ADDIS ABABA – A record number of international passengers are traveling through Addis Ababa Bole International Airport, the major gateway into Africa, this summer. Wednesday, July 17, 2019 was one of the busiest days for the Airport with 310 flights and 29,528 travelers (21,028 departing and 8,500 arriving passengers, respectively) which marked a record number of daily passengers served at the terminal.
Commenting on the Airport’s preparedness for the peak season, Mr Getaneh Adera, Director of Bole International Airport and Acting CEO of Ethiopian Airports said, “With the partial opening of the new terminal which will more than double the capacity of the airport, we are very excited to serve record number of passengers in this summer.”
As the home base of Ethiopian Airlines, Africa’s largest flag-carrier serving over 120 cities around the world, Addis Ababa has turned into a bustling hub handling hundreds of flights each day. The Airport has seen a major expansion recently which will boost its capacity to cater to 22 million passengers annually.
Upon going fully operational, the expanded terminal will feature state-of-the-art airport facilities, elegant and spacious check-in, arrival and departure halls, various duty-free shops, restaurants, and many other accommodations, taking the entire passengers’ experience to a whole new level.
It is to be recalled that last year Addis Ababa surpassed Dubai as the top transit hub for longhaul passengers into Africa.
Meanwhile, according to Cargo Fact Ethiopian Airlines has successfully put the first of two 737-800SFs into regional service, the carrier is nearing an order for two more of the aircraft type, sources close to the carrier tell Cargo Facts.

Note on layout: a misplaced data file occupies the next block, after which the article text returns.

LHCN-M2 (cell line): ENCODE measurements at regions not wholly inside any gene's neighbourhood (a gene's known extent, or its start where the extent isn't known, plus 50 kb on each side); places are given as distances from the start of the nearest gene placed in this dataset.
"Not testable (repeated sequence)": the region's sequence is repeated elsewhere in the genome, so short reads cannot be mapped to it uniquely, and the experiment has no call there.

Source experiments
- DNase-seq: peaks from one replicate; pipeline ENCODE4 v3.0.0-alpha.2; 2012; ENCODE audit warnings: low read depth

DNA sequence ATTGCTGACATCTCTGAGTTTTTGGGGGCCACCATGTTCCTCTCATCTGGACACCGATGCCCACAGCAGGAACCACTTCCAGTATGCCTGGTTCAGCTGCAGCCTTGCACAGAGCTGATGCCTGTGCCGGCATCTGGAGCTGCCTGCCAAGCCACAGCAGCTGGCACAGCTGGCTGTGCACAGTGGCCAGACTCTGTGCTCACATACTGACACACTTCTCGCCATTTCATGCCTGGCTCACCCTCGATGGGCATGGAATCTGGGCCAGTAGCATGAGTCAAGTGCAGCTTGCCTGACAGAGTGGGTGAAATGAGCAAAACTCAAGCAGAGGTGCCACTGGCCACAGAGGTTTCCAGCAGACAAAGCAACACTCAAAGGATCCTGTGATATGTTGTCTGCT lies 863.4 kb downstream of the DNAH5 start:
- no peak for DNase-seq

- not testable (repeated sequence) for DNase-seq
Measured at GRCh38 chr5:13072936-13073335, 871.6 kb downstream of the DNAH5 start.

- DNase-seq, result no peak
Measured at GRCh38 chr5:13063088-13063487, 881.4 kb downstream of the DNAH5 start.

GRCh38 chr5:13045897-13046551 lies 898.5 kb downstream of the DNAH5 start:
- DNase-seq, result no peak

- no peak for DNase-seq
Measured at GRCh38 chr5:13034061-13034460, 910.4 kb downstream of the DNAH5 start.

Although a deal has not yet been inked, Ethiopian Cargo is expected to soon finalize a deal for two additional AEI-converted 737-800SFs to support the continued growth of its intra-Africa network. At present, ET’s 737-800SFs are used on short-haul routes that are within a four-hour range from the carrier’s Addis Ababa (ADD) hub – to destinations in East, Central and West Africa. Before the freighters were added, many of the routes now served with the -800SFs were limited to bellyhold capacity on narrowbody passenger aircraft. Increased demand for perishable exports, however, has justified freighter capacity to accommodate larger volumes.
As the launch operator for AEI’s 737-800 conversion program, Ethiopian Cargo took delivery of its first 737-800SF (29121) on lease from GECAS in March of this year [FATs 004794-4795]. Shortly after, it added a second, unit 32613 [FAT 004817]. Any additional 737-800Fs will likely be converted by AEI and leased from GECAS, which has outstanding orders and options for eighteen more 737-800SF conversions.
Further orders for additional freighters are expected in the coming years. The carrier previously forecasted as part of its Vision 2025 plan that its freighter fleet will grow to nineteen units over the next five years. Earlier this month, Ethiopian Airlines took delivery of its tenth 777F, which combined with the two 737-800SFs brings the fleet size to twelve units with no outstanding orders for more freighters. Cargo Facts expects ET Cargo to continue expanding its narrowbody freighter fleet beyond four units. Additional 777F orders are also likely under consideration.
Source Cargo Fact